In Texting Hell….Hello? Living With A Teen At My Age!

      OMG. At my age I am texting a teenager with regularity! My fingers can’t hit the right letters on the pad of my Droid, so I’ve learned to use the speakers and dictate my messages. Unfortunately, Droid does not speak the same English I do. My text messages have said more weird things than I care to admit!

     How did I land in texting hell? Simple. I now live with a teenager. At age sixty-four, I am a host mother to a high school foreign exchange student from Italy. I’ve never had my own kids, and for that matter, my friends didn’t have kids either. I’ve been in a void about teens my entire life. Now I am taking a crash course.

     “Remember when you were in school?” A well-meaning mom with her own teen asked over a group dinner. I got to sit at the adult table. I was the oldest adult there.

     “Things have changed since I was a teen!”

      Boy howdy. I didn’t have much freedom. We didn’t have cell phones, or any of today’s technology that the kids are covered with now. I had to sneak phone calls to boys when my parents were watching TV. In fact, I don’t remember much of my teen years, except by today’s definitions, I was probably a nerd.

I was raised when you wrote letters to relatives, sent postcards on vacation, and, if lucky, got to use the home phone.

      No, my letters were not sent Pony Express! They went through the US mail. I am not that old.

      My point is a simple one. I now live with a teenager, age seventeen, and my life is in constant upheaval.

      I love it. She is a joy. I am discovering what I missed by not having children. I have the best of both worlds. Her parents raised her to be smart, independent, and thoughtful. I reap those benefits for the year she is here. I count my blessings every day I volunteered to be a host parent for the foreign exchange program she signed up for.

     Texting? I’m learning. It is the way kids keep in touch. I’ve laughed over scenes in movies, especially one of my favorite movies with Meryl Streep, “It’s Complicated”. Her young daughter is moving away from home, as family members try to say goodbye to her, she is texting in the car to her friends. John Krasinski, who plays Meryl’s soon to be son-in-law, motions with his hands, like he is texting and says, “None of this, it’s not safe.” Or words similar.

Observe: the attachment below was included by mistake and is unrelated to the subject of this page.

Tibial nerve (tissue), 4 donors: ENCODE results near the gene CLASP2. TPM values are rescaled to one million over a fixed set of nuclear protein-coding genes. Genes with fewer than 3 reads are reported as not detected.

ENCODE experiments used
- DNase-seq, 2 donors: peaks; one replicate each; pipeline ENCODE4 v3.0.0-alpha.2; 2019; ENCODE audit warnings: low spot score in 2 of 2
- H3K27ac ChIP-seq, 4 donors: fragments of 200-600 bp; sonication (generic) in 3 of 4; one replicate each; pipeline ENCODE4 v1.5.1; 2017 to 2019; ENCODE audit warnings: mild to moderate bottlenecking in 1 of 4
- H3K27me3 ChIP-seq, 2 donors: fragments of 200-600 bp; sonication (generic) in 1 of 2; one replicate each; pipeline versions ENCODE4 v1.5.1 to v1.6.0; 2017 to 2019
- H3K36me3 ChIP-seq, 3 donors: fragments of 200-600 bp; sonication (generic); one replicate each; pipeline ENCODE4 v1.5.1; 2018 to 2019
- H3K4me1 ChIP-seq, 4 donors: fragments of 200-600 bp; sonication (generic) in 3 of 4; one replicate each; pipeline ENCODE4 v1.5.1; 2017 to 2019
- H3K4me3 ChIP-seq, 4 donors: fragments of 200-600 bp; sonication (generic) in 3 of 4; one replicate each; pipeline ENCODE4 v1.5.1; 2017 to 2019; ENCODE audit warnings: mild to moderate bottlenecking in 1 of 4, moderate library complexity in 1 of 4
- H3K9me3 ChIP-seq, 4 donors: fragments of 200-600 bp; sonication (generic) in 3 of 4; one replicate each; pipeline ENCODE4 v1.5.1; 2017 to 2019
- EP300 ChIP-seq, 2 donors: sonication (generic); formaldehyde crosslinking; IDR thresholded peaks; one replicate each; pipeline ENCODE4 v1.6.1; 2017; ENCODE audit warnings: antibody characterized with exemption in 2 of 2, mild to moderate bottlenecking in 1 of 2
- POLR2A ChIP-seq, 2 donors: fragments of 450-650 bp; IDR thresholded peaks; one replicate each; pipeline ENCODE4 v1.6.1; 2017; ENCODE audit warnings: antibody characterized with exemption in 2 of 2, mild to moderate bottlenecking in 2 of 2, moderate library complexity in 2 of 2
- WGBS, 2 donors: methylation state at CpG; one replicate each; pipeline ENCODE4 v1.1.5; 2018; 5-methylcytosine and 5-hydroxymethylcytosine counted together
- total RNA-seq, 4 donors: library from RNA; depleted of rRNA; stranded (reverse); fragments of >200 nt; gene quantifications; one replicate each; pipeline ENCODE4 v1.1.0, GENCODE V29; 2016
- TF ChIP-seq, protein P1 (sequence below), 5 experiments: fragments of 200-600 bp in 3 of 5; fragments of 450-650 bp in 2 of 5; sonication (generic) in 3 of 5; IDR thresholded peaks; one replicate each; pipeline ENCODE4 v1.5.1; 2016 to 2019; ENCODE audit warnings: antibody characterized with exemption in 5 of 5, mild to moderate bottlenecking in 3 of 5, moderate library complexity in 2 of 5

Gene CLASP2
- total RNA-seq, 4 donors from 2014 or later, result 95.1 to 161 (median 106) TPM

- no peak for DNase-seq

Adorable scene. True to life.

     My student texts in the car when I drive. She is not allowed to drive in the states per the program she is on. And I say amen to that rule. She texts at breakfast. She texts all her friends all the time. Then she texts me, while I am driving, and my panic in not being able to text her back, while I am in traffoc, is only surpassed by my rising blood pressure that she keeps texting me wondering why I haven’t replied.

     Mum, where are you? She texted me three times on my way to pick her up at school. She wanted to leave with friends and needed my permission. Driving down the road, construction all around me as they were digging up the streets with huge machines, I finally had to pull in to the shopping center.

    “I was driving and couldn’t text.” Exasperated I hit the speaker and yelled my words into the phone.

My Droid came back with something that did not make sense.

      After deleting that message, I tried again. This time calmer.

      Have fun. Be home by six.

      Delivered and responded to with a Thanks Mum.

      I grew up when you used the phone to call. So simple to say what you needed to say, and if there was a question, it was resolved during the call. Texting goes on and on trying to make the same point.

But it is the way of the world with teens today. I am on board. My student answered my last text message with ?????. She had no clue what I had texted. I went in to look at my text and Droid had misunderstood me again.

     My dog Bertha is still learning manners. I crate her when someone comes in the house. I spoke into my Droid the simple phrase, I’m putting Bertha in her crate. My student was on her way home. My text went out with some catchy phrase about birthdays.

     Who knew Droid was dumber than I am?

     I had to text someone myself at breakfast. I put Droid in front of my face, clicked the speaker icon on the text page, and spoke into the phone.

     “You talk into the phone?” My teen was impressed and surprised. Her fingers fly a across her phone, texting none stop. “Now I understand why you sound so funny. Ahahahaha!”

     Yes, laugh all you want. I may be in texting hell, but I am in teen heaven!

     It is never to late to be the mom you thought you could be, if only for a short while!

Barbara Barth, CEO of Life

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